I walk over to MRI. They’ve redone the waiting area here since last year. More paper work, this time about potential metal in or on my body. I change into the paper clothes and put my things in a locker identical to those at the YMCA at home. I’m asked to stand in front of a panel that detects metal and spin a circle. Then into the imaging room. I lie down on the conveyor belt with my head on a pillow and my lower legs on a wedge. The tech flushes my IV catheter and connects it to some coiled tubing. This is how the IV contrast is introduced at the appropriate time. He puts a blanket over me, then two large plastic radio frequency coils that cover my chest, abdomen and pelvis. All of this is secured with two velcro straps around me and all the gear. He places foam earplugs in my ears. This seems like something one would normally do for herself but he’s got it down. Then the earmuff style headset and I’m ready to go. He exits the room and I slide back into the machine. I hear music and the tech asks through the headset if I can hear him. The music is loud and muffled so I ask him to shut it off.
Now I’m in the tube. It’s a big box with a cylindrical bore in the center that’s about four feet long. It’s open on both ends and the machine blows air through the tube. I’ve been in one machine that didn’t have the air feature and I remember feeling claustrophobic from my breath coming back on my face. Thankfully, I’ve never had that problem any other time.
Now for the noise! MRI machines have this constant chirpy whooshing noise going when they’re not in use. Then the real fun starts and there’s a reason for all of the hearing protection. As I was lying in the machine today I was considering how I could describe for you the noises this thing makes. They are varied and loud and surprising! Some remind me of laser-type sound effects from an 80s pop song. Others sound (and feel) like someone is alternating between punching and kicking the machine. There’s some jackhammer tones in there. Little clicks. Spaceship fire alarm. If you are curious, here is a youtube video that can give you the idea pretty quickly. I would love to hear your descriptions!
I am in the machine for about an hour. I notice that my pelvis and abdomen feel warm during one part of the exam. Never felt that before! The tech said that “can be normal.” Reassuring.
The other part of this I should explain is the breathing part. All throughout the exam the machine talks to you, “Breathe in. Breathe out. Breathe in. Hold your breath.” I was doing abdominal and pelvic studies today so I assume this is to intentionally position the diaphragm. It’s the most challenging part of the study for me. The breath holds are not long. I just feel like a lot is riding on it. My ability to hold my breath affects the quality of the study. If you breathe then you are moving and that causes a blurry picture. I think the pressure gets to me and then I end up moving or breathing (face palm). I also notice that when I’m holding my breath it feels like my heart beat is moving my whole body, like a mallet hitting a gong. So today I tried something new. During the breath holds, I imagined I was in the ocean getting worked by a wave. I repeated the mantra I use in that circumstance, “I’m ok. I’m ok,” and I pictured being under the water waiting for the wave to pass. And it worked like a charm. Funny that THAT could be more comforting than lying in a plastic tube.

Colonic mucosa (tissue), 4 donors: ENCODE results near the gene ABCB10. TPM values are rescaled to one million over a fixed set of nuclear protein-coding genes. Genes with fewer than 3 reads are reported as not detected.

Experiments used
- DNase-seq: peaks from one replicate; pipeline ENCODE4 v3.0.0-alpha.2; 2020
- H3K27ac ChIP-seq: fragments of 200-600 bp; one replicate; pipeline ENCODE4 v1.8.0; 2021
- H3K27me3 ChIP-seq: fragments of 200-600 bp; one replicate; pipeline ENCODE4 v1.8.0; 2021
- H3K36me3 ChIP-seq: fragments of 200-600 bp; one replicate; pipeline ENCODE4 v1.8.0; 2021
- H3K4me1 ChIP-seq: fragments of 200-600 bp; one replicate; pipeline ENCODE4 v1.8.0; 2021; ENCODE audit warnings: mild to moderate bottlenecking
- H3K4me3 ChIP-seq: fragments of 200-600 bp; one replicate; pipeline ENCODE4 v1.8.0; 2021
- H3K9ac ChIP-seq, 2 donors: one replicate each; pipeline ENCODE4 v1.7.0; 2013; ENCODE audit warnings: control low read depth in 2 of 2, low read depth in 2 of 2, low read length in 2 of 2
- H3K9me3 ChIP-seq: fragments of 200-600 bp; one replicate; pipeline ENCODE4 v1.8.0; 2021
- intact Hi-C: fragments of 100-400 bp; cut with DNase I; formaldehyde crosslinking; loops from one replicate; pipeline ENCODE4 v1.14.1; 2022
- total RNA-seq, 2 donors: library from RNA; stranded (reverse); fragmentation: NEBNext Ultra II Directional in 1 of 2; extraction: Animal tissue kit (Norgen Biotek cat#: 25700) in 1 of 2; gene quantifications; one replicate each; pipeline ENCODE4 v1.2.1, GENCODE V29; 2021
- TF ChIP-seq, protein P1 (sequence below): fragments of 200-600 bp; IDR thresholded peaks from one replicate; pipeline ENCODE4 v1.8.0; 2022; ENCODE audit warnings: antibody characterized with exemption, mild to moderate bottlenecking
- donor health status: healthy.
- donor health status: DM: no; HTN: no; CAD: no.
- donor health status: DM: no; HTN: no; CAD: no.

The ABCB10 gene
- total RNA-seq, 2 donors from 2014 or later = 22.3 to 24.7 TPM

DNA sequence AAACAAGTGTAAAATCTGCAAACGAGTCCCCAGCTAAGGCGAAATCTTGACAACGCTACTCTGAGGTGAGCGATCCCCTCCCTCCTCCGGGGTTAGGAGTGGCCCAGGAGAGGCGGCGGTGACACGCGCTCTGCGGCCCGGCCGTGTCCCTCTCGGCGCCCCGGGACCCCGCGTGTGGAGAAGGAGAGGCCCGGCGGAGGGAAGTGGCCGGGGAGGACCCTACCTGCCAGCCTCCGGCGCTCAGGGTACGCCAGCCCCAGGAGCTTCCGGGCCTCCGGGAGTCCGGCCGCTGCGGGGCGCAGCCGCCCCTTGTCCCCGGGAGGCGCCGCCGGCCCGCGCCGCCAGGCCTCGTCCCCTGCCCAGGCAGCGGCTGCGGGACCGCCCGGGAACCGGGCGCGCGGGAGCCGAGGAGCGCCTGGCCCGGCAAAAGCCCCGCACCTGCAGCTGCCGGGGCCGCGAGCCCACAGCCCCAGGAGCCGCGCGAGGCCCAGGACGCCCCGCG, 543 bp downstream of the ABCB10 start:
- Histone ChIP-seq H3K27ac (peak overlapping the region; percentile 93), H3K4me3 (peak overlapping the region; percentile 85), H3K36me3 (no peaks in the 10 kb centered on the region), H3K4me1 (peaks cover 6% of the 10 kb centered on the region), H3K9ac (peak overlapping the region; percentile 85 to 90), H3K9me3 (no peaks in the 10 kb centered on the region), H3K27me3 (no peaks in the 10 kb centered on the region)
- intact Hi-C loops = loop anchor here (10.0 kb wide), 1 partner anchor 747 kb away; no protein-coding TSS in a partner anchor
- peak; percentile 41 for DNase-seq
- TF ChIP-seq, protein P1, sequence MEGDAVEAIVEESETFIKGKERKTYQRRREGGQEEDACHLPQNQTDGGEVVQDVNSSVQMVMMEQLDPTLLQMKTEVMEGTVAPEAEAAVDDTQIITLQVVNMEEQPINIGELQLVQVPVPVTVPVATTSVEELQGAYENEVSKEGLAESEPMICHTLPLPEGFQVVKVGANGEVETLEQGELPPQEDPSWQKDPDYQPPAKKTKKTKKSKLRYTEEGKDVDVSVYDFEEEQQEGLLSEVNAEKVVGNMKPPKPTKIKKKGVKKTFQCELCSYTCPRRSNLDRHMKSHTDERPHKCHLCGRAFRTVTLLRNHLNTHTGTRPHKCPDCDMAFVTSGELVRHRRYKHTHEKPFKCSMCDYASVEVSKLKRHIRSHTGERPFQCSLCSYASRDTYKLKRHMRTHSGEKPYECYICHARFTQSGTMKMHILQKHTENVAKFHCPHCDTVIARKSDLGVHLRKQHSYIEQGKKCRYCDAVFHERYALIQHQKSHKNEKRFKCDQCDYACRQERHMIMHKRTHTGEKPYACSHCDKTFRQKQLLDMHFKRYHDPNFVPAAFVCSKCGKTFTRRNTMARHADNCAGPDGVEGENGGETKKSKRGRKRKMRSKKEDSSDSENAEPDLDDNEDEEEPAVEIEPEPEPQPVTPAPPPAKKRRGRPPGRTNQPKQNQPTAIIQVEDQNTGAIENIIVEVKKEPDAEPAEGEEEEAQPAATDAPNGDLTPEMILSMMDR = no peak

I walk out of the hospital free and clear at 1:30pm. I felt good and warm and alive! Amazing what a coat, sweatshirt, space heater, some radioactive sugar and protein breakfast do for a gal! I walk down the long sloping hill to the Metro station and catch a train to Farragut North. I walk through the monuments with the afternoon sun sporadically breaking through the clouds. The trees and grass are still mostly green. I don’t pause at the monuments for long because I have in mind to rent a bike and ride to Roosevelt Island. The ride takes me along the Potomac, across the Theodore Roosevelt Bridge into Virginia. I park the bike and walk across the footbridge. Roosevelt Island is a forested swath in the middle of the river. Having spent most of my life in the desert, I’m always surprised by the explosion of life in the forests back East. Everything is covered in leaves and vines and moss and fungi. I TOTALLY appreciate a good forest fungi.
I walk to the Roosevelt monument. It’s beautiful and larger than life. There is a Mennonite family playing here. The mom is kicking a soccer ball around with her one and three year old daughters. The father is playing a hide and seek game with the older four children. I walk around the monument and admire their fun. Because I’m trying to be open to connection, I approach the mom and tell her how much I enjoy seeing her play with her children. She tells me they homeschool, “so we can be here in the middle of the afternoon on a day like today.”
I think, “I would come here too if I lived here.” The forest is peaceful. I follow the trail that circumnavigates the island. Being in nature always puts something back into me, something that gets used up with life. I think Roosevelt felt that too. I’m starting to get hungry so I walk back across the footbridge and get back on the bike. I ride over the Francis Scott Key Bridge into Georgetown and immediately spot a place called Pie Sisters. I ditch the bike and settle in with a piece of chicken pot pie. I think pie, like cupcakes, might also help soak up radiation. I get a mini dessert pie for later and meander around Georgetown on foot. I like Georgetown. It’s all bricks and historic homes and shops. People have decorated for halloween with gourds and pumpkins. I walk past a bay window of a row home where I see an elderly man sitting in a wheel chair. He waves at me and I smile. I feel thankful that I saw him. I know that feeling: “I’m in here!” It makes me think that a lot of us are walking around thinking the same thing. We’re all in here waving, hoping someone will see.
This post is already plenty long but I want to say something about my big takeaway from today. Because I knew I was going to be describing this for you, I really practiced mindfulness today. I was more curious than usual. I was more open. I noticed more. I felt more. I listened to the command, “Stay Open.” And it made ALL the difference. Day 2 was pretty great.